financial markets are collapsing. I was six years old when the Great Depression began: the 10thof 11 children. My father was a mechanic and times were difficult for all of us. Many familieswere suddenly out of work all at once. There were large public projects to try and provideemployment – like the great ditch or canal I remember being dug here in our city. It was at least
    six feet deep and dug by hand, with pick and ax. Nowadays, we’d use a piece of machinery to
    do it. But in those days, people worked with what we had. They were desperate times for

    There were things as a child that I didn’t understand and was afraid of. I didn’t like to go
    into the basement of our home. I thought the Boogeyman lived there. But as I grew older and
    we got some lights down there, I realized that the great dark space underneath the stairs was a
    large pile of old shoes. As a pair of shoes we were wearing would wear out or break down, we
    didn’t throw them out. We would use a shoe from that old pile as spare parts to repair our shoes
    or make new ones. It was just the way you did things in those times.

    There’s a scripture that says “Yet learn we obedience by the same things we suffer.” It seems
    sometimes that we don’t learn until we need to turn and rely upon the Lord. In the Book of
    Mormon, well, if you looked in my copy, in the Book of Helaman about chapter 12 or 13, you’d
    see that I’ve written-in a swirling chain of circles across the top of the page. It might look like old cursive, but that’s not what it’s meant to be. It’s meant to remind me of the cycles of the
    people. In times when they were blessed with great prosperity and wealth, they forgot the Lord.
    Then when they fell to bad habits which led some to wickedness and placed many in peril, the
    righteous would turn/return to the Lord in their humbler circumstances. It’s a cycle of prosperity & wickedness we see repeated over and over again in the scriptures and now again in our day.

    I remember once I went deer hunting with Brother Tuttle and some others. We were up in the
    mountains, riding on horseback. He went up one side of the canyon, and I went up the other.
    As I was riding, I bent over and just nearly kissed the saddle horn as we passed a low cedar tree that was right by the path. Well as we passed the cedar tree, there was no more path on the other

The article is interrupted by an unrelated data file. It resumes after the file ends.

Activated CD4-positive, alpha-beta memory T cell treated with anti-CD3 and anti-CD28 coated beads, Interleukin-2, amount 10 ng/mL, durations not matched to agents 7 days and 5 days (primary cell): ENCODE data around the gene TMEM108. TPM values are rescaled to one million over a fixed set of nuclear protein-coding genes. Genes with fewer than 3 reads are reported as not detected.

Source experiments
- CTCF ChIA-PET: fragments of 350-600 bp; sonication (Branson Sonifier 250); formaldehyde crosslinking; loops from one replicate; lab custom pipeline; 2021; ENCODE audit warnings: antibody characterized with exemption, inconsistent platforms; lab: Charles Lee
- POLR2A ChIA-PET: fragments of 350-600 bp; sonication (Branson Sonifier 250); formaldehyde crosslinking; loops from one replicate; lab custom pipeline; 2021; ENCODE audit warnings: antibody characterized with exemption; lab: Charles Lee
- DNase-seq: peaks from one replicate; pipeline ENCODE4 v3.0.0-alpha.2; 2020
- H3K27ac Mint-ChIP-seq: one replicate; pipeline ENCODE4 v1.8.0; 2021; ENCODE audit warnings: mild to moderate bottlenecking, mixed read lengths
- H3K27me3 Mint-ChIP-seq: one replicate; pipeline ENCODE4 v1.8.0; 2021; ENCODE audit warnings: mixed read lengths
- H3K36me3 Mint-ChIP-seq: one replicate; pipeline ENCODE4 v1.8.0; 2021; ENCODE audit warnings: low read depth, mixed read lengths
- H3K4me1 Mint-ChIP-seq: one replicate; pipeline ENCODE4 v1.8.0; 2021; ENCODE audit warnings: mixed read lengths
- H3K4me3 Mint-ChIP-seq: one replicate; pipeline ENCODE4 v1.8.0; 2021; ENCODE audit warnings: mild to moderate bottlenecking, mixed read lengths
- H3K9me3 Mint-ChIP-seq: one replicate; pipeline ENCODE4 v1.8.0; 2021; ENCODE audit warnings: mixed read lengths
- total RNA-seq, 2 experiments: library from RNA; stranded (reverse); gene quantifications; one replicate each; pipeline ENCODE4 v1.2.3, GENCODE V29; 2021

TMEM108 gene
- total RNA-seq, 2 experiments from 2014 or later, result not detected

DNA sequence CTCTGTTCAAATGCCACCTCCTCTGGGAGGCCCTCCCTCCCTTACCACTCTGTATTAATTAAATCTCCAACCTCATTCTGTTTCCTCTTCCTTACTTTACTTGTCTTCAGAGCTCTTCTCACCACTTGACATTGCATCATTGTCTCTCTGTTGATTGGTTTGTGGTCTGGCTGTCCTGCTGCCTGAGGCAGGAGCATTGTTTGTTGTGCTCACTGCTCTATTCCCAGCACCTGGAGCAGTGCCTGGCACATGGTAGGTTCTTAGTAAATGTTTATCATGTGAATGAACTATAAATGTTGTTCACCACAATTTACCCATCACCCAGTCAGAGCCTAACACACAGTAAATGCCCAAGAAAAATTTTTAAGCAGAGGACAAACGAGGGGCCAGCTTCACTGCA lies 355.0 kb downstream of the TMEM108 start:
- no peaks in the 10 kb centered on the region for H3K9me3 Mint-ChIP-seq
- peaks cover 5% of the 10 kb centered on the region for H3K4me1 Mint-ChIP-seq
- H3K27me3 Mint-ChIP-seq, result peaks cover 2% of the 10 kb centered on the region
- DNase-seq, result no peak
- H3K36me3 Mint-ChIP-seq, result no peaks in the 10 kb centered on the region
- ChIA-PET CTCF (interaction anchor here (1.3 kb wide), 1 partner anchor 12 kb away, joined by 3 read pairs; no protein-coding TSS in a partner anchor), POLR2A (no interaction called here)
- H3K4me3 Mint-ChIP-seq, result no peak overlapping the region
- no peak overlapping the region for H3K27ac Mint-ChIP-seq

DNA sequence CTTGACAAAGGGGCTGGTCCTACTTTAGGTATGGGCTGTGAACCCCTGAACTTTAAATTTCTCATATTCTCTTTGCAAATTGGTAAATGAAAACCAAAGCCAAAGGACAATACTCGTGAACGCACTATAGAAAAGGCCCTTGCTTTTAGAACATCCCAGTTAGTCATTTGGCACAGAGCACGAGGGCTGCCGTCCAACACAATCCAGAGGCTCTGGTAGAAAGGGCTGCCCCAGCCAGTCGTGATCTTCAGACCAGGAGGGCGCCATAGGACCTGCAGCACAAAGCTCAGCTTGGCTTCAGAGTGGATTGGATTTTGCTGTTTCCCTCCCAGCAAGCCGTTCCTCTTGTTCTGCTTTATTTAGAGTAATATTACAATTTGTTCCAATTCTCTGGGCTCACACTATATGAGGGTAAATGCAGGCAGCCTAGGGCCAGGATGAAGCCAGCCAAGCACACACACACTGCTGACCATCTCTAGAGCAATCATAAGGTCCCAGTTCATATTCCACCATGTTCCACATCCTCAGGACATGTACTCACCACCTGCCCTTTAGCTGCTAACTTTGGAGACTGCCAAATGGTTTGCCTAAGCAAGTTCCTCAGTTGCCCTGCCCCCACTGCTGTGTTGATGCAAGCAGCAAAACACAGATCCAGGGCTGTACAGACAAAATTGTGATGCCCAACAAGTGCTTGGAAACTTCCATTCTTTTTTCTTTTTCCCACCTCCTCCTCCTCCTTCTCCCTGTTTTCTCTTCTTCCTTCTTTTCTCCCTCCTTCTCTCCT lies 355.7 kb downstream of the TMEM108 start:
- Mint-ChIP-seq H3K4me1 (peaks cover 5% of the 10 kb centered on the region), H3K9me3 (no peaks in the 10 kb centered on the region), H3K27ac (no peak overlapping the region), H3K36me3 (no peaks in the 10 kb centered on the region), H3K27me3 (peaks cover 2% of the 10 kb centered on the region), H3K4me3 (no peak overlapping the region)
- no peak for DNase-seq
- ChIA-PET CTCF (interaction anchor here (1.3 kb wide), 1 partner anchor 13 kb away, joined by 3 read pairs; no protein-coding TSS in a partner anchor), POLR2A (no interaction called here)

side of it and the way before us was just a dropping hillside covered with loose shaley rock. I
    kicked my feet clear of the stirrups, just in case the horse reacted badly, and it was a good thing I
    did. She reared up and I was thrown back. I hit my head on some rocks and got a cut right
    above my eyebrow that was bleeding heavily. I’d been holding my rifle in my hand and as my
    hand flew back and hit heavily against a rock, it broke as well. So I was laying there hurt and
    shaken. My companions on the other side of the canyon had seen what happened and I heard
    Brother Tuttle call out “Are you hurt?” I replied “Yes, I’m bleeding!” He called out again “Are you hurt?” I called again “Yes, I’m bleeding!”, but the wind was blowing the wrong way and they couldn’t hear me. The fourth time this happened, I yelled in response “No!” And they
    called back “Okay!” and continued to ride on up the mountain. That’s lesson one!

    I finally got myself up, caught my horse down the mountain where she had gotten caught in
    some branches, and managed to get into town where I was bandaged up and my hand was tended

    Shortly after that, I was traveling on business and was at the airport. A fellow traveler, an older
    man not of our faith, saw my bandaged hand and asked if I was all right. I replied rather offhandedly. And he responded that it was something I would remember all the rest of my days.
    He then told me that he had once worked at digging a canal – now that caught my attention